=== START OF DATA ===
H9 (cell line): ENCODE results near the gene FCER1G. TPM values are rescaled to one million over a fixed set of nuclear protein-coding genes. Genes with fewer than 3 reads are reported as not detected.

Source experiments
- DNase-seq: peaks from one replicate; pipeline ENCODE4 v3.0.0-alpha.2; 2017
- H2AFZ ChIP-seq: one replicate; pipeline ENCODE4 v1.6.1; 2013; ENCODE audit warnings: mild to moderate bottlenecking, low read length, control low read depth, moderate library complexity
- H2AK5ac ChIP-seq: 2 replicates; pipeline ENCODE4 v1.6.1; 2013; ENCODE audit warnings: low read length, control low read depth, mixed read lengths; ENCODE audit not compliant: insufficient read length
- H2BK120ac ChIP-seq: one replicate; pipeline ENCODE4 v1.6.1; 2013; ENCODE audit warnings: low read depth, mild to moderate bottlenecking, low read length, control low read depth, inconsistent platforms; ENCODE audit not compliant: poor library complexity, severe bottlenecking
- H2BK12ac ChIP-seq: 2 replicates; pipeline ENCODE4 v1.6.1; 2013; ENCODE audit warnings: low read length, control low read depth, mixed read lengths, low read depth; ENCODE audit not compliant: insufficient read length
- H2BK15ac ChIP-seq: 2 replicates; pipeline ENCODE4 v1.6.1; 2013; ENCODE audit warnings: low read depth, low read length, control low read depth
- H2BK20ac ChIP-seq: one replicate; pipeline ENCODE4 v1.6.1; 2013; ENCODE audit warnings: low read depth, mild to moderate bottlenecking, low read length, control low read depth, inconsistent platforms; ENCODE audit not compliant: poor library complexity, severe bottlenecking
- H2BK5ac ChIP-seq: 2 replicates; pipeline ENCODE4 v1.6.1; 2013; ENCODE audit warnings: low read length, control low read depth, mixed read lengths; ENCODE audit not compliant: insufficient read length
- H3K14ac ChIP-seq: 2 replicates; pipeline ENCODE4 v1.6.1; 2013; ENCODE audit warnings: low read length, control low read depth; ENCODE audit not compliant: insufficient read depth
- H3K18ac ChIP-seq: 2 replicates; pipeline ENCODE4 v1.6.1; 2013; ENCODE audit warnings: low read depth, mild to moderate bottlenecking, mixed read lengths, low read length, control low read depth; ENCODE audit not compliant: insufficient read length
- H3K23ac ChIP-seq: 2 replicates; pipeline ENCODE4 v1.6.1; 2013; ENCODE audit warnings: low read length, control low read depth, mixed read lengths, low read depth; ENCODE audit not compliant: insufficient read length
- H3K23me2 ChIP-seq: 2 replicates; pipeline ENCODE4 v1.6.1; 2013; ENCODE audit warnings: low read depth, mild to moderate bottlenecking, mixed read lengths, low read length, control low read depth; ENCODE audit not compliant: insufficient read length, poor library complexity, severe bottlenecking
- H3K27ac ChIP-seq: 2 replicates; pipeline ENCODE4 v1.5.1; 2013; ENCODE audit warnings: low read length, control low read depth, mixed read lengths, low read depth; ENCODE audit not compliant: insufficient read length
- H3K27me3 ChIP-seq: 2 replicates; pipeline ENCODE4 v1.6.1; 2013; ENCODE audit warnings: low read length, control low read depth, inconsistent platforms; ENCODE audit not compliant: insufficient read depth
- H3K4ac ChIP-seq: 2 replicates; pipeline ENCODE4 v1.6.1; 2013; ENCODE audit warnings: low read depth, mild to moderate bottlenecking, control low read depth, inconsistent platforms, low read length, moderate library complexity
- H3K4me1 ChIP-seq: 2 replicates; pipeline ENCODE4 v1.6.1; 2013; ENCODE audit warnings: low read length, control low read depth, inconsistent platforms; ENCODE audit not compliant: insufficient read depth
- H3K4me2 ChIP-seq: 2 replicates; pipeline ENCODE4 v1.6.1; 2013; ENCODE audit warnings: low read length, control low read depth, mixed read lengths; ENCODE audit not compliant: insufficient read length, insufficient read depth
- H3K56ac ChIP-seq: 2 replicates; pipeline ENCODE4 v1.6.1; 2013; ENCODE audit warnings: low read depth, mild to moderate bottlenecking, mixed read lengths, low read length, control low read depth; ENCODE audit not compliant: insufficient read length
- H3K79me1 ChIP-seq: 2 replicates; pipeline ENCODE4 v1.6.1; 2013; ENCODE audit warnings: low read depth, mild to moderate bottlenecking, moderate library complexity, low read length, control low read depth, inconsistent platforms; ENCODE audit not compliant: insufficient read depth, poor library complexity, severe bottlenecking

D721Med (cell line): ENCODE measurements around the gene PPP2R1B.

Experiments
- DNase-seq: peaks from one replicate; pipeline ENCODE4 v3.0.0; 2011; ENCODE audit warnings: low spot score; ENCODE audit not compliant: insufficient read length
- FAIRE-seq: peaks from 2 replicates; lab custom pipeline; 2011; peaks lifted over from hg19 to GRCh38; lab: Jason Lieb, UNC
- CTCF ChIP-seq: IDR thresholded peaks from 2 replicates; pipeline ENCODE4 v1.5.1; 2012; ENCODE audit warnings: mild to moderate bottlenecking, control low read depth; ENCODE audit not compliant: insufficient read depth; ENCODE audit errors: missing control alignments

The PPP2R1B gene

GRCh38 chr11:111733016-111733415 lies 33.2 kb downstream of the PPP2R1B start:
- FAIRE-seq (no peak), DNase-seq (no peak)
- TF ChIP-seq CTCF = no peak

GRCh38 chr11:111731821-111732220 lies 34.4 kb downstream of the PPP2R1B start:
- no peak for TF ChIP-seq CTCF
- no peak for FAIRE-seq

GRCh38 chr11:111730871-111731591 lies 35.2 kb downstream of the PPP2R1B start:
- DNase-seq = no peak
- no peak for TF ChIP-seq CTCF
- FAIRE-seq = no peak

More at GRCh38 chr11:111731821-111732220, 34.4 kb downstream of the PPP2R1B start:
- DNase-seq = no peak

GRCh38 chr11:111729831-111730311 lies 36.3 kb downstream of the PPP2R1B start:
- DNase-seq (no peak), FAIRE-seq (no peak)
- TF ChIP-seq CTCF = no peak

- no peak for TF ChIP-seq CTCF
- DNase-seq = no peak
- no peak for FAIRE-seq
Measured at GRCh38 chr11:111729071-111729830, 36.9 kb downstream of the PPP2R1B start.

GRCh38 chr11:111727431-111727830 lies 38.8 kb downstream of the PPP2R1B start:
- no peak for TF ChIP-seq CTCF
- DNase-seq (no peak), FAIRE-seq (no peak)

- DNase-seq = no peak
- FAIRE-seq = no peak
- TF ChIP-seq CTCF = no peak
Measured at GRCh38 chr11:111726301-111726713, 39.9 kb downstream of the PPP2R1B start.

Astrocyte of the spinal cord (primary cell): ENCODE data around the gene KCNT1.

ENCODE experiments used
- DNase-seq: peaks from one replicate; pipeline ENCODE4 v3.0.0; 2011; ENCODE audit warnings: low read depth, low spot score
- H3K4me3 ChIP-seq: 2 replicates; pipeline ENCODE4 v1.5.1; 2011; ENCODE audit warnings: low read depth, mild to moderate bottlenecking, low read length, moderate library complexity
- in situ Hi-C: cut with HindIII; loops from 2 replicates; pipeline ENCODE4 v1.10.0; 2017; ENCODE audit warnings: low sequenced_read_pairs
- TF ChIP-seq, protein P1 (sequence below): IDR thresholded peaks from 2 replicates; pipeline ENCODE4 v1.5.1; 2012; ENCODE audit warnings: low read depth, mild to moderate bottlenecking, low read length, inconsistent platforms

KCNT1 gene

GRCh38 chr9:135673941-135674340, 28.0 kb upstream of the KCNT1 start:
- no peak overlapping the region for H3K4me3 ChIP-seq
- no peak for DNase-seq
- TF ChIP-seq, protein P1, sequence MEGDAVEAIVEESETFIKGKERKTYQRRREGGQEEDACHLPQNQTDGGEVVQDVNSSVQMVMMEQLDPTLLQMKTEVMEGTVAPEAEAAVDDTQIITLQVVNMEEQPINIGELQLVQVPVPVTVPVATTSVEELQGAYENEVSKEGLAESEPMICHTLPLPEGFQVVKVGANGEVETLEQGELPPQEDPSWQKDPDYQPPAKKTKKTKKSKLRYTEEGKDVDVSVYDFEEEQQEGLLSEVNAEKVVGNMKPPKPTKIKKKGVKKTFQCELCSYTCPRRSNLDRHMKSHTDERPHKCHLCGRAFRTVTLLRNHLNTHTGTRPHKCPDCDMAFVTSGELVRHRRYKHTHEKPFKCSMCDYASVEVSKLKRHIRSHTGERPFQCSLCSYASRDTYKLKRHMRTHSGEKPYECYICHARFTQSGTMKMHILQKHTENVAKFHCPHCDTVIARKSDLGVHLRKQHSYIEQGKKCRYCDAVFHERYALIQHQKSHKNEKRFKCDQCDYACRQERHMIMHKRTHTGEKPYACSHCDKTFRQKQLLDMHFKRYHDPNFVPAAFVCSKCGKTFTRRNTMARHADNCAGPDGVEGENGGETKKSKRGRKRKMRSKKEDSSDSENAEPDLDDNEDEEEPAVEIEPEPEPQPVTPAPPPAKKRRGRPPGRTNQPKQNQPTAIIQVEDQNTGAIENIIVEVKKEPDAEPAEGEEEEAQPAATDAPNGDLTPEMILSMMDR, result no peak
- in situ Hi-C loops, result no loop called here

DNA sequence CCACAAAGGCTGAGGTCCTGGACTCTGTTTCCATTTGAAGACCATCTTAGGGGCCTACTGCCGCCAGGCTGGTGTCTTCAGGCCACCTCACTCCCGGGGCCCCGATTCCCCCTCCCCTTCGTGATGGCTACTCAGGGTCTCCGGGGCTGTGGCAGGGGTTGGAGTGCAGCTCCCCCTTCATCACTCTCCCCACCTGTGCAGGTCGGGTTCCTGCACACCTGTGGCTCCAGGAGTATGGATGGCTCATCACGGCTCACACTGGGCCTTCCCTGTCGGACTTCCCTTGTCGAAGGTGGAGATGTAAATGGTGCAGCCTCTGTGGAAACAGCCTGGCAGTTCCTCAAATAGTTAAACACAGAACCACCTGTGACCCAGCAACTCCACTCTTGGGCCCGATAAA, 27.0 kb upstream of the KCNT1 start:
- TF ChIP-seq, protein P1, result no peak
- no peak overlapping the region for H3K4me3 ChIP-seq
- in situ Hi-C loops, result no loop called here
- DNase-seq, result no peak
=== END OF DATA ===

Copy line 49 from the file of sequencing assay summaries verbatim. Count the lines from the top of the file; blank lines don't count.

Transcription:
- DNase-seq (no peak), FAIRE-seq (no peak)